The problem for Baucus and Camp is not Americans’ lack of interest in seeing their taxes get simpler — and possibly lower — but in the stark ideological differences between rank- and-file lawmakers when it comes to tax issues. And the leaders of their respective parties have taken a wait-and-see approach to the bicameral effort, which has hampered momentum in the halls of Congress.
Still, the novelty of having two chairmen of different parties working together on such an ambitious political task has drawn national attention; several major publications sent reporters to the duo’s first event in Minneapolis on July 8, and NPR, The New York Times and CQ Roll Call were among those that made a trip to the Philadelphia area on Monday.
That sojourn took Baucus and Camp to a third-generation appliance retailer in suburban New Jersey for an event that felt more like the lonely travails of a long-shot candidate for president who has to appear interested — as Baucus and Camp did — in the latest oven technology.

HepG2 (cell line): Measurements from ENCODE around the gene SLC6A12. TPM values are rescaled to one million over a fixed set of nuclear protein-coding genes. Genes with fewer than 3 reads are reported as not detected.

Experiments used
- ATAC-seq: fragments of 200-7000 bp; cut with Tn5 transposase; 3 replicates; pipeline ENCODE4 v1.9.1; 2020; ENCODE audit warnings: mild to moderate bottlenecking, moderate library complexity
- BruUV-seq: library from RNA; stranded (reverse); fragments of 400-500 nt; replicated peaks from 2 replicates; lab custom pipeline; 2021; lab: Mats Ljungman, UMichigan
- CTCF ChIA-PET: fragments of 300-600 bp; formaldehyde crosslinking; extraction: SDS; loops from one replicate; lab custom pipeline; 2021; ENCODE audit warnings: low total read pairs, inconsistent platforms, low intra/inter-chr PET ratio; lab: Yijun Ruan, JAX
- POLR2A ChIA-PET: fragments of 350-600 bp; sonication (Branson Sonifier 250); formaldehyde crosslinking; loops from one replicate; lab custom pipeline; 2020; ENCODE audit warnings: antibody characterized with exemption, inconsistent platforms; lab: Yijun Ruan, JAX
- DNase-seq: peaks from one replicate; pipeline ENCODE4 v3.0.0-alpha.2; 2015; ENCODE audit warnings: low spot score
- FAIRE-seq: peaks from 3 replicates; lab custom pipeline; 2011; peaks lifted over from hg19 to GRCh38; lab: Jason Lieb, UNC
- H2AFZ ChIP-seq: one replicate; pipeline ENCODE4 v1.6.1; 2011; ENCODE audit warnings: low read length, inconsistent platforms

“It makes a big difference to get out of Washington, believe me,” Baucus told local reporters during a truncated media availability after the event at the appliance retailer.
But Sen. Charles E. Grassley, a former Finance Committee head, said the two chairmen face tough odds, regardless of whether they travel outside the Beltway to drum up interest in a tax policy rewrite.
“It might not be productive, but in — in public policy, you never know for sure if something’s going to work. So, if there’s no known negative, you ought to do it. So, in this case there’s no known negative, so they ought to do it,” Grassley said. “I believe the necessity of tax reform is complicated. You gotta educate the public about it. The ideal thing would be to have tax reform be part of a presidential campaign, you know, where you get a mandate to do it.”
Grassley compared the effort to a 1998 campaign-style tour by former Republican Reps. Dick Armey of Texas and Billy Tauzin of Louisiana, who held a series of forums. Tauzin advocated for tossing out the 1986 tax code and replacing it with a national sales tax. Armey pushed for a flat-rate income tax. Neither was successful.